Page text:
A profile of Hillary Clinton in the latest issue of the New York Times Magazine makes the case, convincingly, that the Democratic frontrunner is the most hawkish candidate in the race, from her upbringing as the daughter of a Navy training officer to her disagreements, as secretary of state, with President Obama over use of force. The piece outlines her relationships with several powerful current and former members of the military, and notes that the “single greatest influence” on her thinking about the military is a retired George W. Bush-era four-star general named Jack Keane.
Fox News viewers may recognize Keane as one of the network’s frequently consulted military analysts, a role he has used to call withdrawal from Iraq a “disaster,” to argue against closing Guantanamo Bay, and to call a 2014 Pentagon report on climate change evidence of a “misguided priority” in the Obama administration.
While campaigning for president, Clinton has called out Bernie Sanders for his criticisms of President Obama, despite her own frequent disagreements with the president on foreign policy issues. She has positioned herself as the candidate who would carry on the president’s legacy if elected. As the Times Magazine profile notes, she has said in national security speeches that her plans for dealing with threats in the Middle East represent an “intensification and acceleration” of the president’s, not a clean break from them.
But Keane, who has informally advised Clinton on military affairs for 15 years, dispenses tough-guy criticisms of the president regularly.
In 2013, Keane claimed on Fox News that Obama’s timetable for withdrawing troops from Afghanistan was based on politics and not “the conditions on the ground,” comparing the situation to Vietnam. General David Petraeus, Joint Chiefs of Staff Chairman Mike Mullen, and Secretary of Defense Robert Gates all disagreed, supporting the president’s timetable and calling it “conditions-based.”
In 2014, the Pentagon issued a warning of security risks connected to climate change, arguing that droughts, crop failures, and natural disasters could lead to the instability that breeds extremist groups like ISIS. Keane said the report made “no sense.” From NewsMax:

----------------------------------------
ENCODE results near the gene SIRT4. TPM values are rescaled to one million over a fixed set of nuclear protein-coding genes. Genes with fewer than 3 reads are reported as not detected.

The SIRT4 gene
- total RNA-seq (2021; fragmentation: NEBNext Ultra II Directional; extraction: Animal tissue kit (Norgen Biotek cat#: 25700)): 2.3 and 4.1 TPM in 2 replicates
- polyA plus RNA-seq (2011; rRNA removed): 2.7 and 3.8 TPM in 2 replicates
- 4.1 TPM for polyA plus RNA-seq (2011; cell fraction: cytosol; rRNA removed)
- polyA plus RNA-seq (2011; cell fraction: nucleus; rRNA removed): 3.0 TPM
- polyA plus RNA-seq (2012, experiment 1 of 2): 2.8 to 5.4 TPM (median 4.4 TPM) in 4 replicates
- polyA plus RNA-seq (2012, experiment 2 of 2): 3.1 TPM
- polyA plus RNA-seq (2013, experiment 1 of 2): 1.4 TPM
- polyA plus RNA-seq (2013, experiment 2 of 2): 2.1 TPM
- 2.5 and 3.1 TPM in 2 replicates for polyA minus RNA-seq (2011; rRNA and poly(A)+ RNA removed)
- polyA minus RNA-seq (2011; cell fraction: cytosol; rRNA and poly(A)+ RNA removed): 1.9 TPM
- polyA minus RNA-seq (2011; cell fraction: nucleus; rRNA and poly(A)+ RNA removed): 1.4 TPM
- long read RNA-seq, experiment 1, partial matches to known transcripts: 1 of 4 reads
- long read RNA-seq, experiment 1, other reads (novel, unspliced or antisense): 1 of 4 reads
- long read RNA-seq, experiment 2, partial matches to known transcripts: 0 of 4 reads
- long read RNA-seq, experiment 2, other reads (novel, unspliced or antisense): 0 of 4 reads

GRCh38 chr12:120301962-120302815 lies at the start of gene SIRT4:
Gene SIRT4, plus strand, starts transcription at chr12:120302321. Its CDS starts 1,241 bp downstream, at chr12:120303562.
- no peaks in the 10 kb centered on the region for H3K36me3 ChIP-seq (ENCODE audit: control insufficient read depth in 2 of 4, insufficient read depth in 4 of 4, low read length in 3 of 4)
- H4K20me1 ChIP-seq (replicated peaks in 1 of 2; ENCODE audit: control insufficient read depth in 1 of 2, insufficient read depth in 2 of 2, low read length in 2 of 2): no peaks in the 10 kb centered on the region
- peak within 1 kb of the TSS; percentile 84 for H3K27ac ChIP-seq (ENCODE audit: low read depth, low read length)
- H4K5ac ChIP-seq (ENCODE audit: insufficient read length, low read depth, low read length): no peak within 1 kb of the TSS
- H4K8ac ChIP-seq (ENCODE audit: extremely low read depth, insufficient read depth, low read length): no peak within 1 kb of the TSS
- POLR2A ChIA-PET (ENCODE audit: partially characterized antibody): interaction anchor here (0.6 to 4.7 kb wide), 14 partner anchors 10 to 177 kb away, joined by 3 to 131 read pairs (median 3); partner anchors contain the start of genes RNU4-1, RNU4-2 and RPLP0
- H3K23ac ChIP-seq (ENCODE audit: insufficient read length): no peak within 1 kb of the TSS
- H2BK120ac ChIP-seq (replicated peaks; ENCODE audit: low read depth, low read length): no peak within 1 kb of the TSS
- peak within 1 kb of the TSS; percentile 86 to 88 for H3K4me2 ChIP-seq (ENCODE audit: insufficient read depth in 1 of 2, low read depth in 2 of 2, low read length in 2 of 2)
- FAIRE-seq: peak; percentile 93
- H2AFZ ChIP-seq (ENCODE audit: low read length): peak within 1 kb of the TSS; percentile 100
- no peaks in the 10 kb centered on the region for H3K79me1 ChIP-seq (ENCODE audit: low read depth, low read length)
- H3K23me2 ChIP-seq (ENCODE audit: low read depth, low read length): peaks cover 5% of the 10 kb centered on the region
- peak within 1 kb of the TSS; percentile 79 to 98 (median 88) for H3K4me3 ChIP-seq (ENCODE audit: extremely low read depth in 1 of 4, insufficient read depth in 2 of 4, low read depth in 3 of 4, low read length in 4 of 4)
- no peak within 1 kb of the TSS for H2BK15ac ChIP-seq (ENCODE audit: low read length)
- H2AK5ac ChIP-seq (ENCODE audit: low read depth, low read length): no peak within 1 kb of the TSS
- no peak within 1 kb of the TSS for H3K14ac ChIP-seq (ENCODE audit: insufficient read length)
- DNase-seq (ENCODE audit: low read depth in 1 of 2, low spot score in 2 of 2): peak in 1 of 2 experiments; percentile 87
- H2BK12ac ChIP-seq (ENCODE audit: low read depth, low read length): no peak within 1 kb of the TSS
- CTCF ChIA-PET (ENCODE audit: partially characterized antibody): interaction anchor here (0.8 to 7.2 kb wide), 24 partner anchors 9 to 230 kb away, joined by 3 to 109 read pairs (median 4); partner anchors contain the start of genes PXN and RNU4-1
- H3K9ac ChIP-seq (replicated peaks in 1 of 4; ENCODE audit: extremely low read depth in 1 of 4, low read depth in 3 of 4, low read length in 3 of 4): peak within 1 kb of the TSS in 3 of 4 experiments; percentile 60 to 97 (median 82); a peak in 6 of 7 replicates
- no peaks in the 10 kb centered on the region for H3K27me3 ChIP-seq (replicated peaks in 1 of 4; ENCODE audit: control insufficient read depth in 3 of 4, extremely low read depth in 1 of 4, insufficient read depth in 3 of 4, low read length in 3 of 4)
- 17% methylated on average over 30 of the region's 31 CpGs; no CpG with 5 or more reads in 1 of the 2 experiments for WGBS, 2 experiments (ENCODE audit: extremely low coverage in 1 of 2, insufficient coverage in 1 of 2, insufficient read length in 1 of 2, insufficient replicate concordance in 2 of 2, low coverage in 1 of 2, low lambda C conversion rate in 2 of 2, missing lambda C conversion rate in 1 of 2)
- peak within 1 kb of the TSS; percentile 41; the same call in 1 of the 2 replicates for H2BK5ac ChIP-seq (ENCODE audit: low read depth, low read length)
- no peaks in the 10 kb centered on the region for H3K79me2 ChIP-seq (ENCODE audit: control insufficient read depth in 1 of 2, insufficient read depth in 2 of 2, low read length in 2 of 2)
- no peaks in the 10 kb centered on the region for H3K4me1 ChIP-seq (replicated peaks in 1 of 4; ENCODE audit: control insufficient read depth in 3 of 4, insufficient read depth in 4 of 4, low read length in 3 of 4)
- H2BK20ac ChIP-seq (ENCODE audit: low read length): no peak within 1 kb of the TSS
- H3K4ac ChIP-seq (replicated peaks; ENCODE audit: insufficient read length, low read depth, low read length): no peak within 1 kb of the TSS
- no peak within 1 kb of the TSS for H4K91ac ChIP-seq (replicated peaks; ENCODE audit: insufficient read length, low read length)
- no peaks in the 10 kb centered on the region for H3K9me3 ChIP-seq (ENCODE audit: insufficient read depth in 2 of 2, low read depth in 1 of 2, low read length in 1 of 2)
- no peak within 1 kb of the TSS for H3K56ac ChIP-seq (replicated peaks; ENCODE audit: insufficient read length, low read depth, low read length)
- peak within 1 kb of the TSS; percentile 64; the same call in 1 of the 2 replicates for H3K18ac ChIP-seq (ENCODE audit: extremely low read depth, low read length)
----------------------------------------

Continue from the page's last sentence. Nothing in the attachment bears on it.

It made “no sense” for the Pentagon to publish a report on climate change, and was evidence of a “misguided priority” by the Obama administration, Keane said, adding that he had seen no report from the Department of Defense on the Islamic State.
“I can’t imagine that [report] having much impact on our allies, who are facing an assertive and aggressive China in the Pacific, that we’re going to come help them with climate change. Or, our allies in Eastern Europe facing the threat of [Russian President Vladimir] Putin, that we’re going to come help them with climate change,” he said.
And just this year, Keane loudly criticized the Obama’s push to close the Guantanamo Bay prison complex. In February, the president gave a speech expressing his continued commitment to shutting down Gitmo. Among his reasoning was that the prison is “counterproductive to our fight against terrorists, because they use it as propaganda in their efforts to recruit.”
On Fox News, Keane argued that closing Guantanamo Bay is irresponsible, and that the facility is no longer used in propaganda from terrorist groups. However, ISIS’s use of orange jumpsuits when it executes prisoners is widely presumed to be a reference to Guantanamo prisoners. A 2010 issue of Inspire, al Qaeda’s propaganda magazine, features essays by two former Gitmo detainees. And as recently as last year, the group Human Rights First argued that there is “no doubt” that Guantanamo is a “powerful propaganda tool for violent terrorists,” as Media Matters notes.
The most pernicious thing about Keane isn’t his wrongheaded hawkishness, however, but the fact that his the perpetual state of war he argues for helps him to line his own pockets. As Lee Fang detailed in an article for Nation in 2014, Keane is paid as a special advisor to Academi, successor to the bloodstained war contractor Blackwater, as a board member for a the major defense contractor General Dynamics, and for positions at several other companies in the for-profit war business.
Every time he goes on TV or in front of Congress to advocate for U.S. military intervention against ISIS, Hillary Clinton’s “single greatest influence” on matters of war and peace has a monetary interest in making the case for war.